This week you embark in Ho Chi Minh City and cruise down the Mekong River to Cambodia. What did you make of Vietnam’s biggest city?

It’s not for those of a delicate disposition. You will see me screaming, “We’re going to die!” because there’s just thousands of bikes and traffic coming towards you. Don’t even attempt to cross the road in Vietnam.

It must have been a relief to reach the ship.

The ship was absolutely stunning – all kitted out in teak – and the staff were all Vietnamese and Cambodian and very friendly. Everybody was lovely, right down to the people in the villages and the markets.

With the crew of the Amadara
With the crew of the Amadara; main picture above: in front of the Royal Palace, Phnom Penh

What was the scenery like?

You’re very close to the villages so you can see life going on along the river. We went on a trip to see the floating villages of Kampong Chhnang in Cambodia as well, where you can buy everything from antiques to snake wine. I’ve never seen sunsets quite as breathtaking as the ones in Cambodia. There was one that looked like God’s fingers with five perfect rays.

How was the food on board?

It was fantastic: everybody queued up for this young chef called Doi. He’d whack everything in the wok and dish up a masterpiece in a couple of minutes. I worried I was going to come off the ship as cargo, but I hadn’t put a pound on.

You also sampled Cambodia’s creepy-crawly cuisine. Was that as moreish?

I thought it was an audition for I’m a Celebrity! I tried silkworm and crickets. The guy kept telling me it tasted like peanuts. That doesn’t taste like a peanut, I said to myself, but it wasn’t that bad – nice and crunchy.

Last week you braved Iceland... How did a lifelong sun-worshipper cope with the cold?

I had the same outfit on the whole time. I’d wash my thermals and put them straight back on. I had thermal gloves on under my gloves. The only time I wasn’t in thermals is when I was in the hot spring – but getting from the dressing room to the water nearly killed me.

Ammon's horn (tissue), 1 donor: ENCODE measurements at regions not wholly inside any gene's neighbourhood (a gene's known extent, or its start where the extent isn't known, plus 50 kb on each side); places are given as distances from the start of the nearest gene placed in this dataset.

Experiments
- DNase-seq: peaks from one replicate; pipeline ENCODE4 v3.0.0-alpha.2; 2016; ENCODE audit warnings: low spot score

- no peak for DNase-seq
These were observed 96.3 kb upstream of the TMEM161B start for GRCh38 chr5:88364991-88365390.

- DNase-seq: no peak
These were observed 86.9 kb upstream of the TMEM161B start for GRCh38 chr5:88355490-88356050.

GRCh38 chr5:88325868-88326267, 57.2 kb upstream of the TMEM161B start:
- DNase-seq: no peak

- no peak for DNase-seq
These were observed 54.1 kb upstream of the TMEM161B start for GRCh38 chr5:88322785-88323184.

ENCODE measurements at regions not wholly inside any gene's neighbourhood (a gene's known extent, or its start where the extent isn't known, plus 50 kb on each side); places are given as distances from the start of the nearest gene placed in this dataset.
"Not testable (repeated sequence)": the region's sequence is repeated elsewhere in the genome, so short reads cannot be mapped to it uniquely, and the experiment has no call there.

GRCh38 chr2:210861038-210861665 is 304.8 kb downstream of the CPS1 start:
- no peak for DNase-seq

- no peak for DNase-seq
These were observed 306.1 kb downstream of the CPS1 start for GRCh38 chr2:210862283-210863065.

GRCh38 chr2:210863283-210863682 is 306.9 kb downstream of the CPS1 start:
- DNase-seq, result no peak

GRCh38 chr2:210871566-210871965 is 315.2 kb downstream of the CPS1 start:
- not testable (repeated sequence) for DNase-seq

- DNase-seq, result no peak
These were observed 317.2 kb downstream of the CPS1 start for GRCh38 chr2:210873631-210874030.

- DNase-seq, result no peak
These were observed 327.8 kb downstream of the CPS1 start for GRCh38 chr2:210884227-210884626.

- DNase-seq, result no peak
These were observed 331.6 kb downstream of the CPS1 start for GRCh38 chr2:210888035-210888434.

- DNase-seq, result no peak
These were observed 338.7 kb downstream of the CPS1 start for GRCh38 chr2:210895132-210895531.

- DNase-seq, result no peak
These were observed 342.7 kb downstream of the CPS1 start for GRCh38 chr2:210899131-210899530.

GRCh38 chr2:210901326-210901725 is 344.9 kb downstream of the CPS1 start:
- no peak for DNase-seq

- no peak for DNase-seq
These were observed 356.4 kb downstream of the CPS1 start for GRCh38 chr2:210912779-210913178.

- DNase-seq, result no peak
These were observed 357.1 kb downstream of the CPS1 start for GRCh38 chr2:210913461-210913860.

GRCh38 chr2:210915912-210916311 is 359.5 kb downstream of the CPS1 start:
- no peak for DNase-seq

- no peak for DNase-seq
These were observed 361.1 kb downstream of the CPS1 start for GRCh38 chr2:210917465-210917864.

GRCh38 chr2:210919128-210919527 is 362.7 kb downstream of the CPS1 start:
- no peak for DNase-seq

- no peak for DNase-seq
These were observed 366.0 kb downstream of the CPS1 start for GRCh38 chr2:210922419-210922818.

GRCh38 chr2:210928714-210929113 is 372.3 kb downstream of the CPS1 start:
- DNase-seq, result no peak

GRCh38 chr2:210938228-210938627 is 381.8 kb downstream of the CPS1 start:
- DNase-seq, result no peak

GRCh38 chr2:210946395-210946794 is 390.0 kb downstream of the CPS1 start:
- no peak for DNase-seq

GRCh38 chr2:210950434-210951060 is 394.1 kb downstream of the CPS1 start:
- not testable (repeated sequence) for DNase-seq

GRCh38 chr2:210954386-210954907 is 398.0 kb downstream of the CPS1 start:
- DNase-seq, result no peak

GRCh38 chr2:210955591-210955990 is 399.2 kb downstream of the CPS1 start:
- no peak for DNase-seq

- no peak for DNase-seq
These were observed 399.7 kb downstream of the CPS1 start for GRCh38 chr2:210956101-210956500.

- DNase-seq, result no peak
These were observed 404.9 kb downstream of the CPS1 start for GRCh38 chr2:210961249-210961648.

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Was it worth it?

It was – purely to see the Northern Lights. We were very lucky because not everybody sees them. To be out on deck with a group of people that you’d got to know, looking up in the pitch-black at three in the morning and seeing these amazing green lights just above you, and thinking, “That’s nature!”, was something else.

Enjoying the sun in Seydisfjordur in east Iceland
Enjoying the sun in Seydisfjordur in east Iceland

Any other memorable moments?

Whale-watching. I don’t think I’ve ever been as excited in my life as when we saw four whales come up and start swimming right next to the boat. It was awesome in the true sense of the word. And I joined in a réttir, an annual tradition where friends and neighbours help get all the sheep in off the mountains for the winter. Now that’s an experience: 2,000 sheep running at you!

As a cruise veteran, what’s your top tip?

Stop taking photographs! When we watched the sun rise over Cambodia’s world-famous temple Angkor Wat, I was the only one enjoying it; everybody else was looking at it through a lens. Also, don’t keep your jewellery on in hot springs because the sulphur turns it black. I had to get all mine cleaned.

Cruising with Jane McDonald is on Channel 5 on Fridays at 9pm

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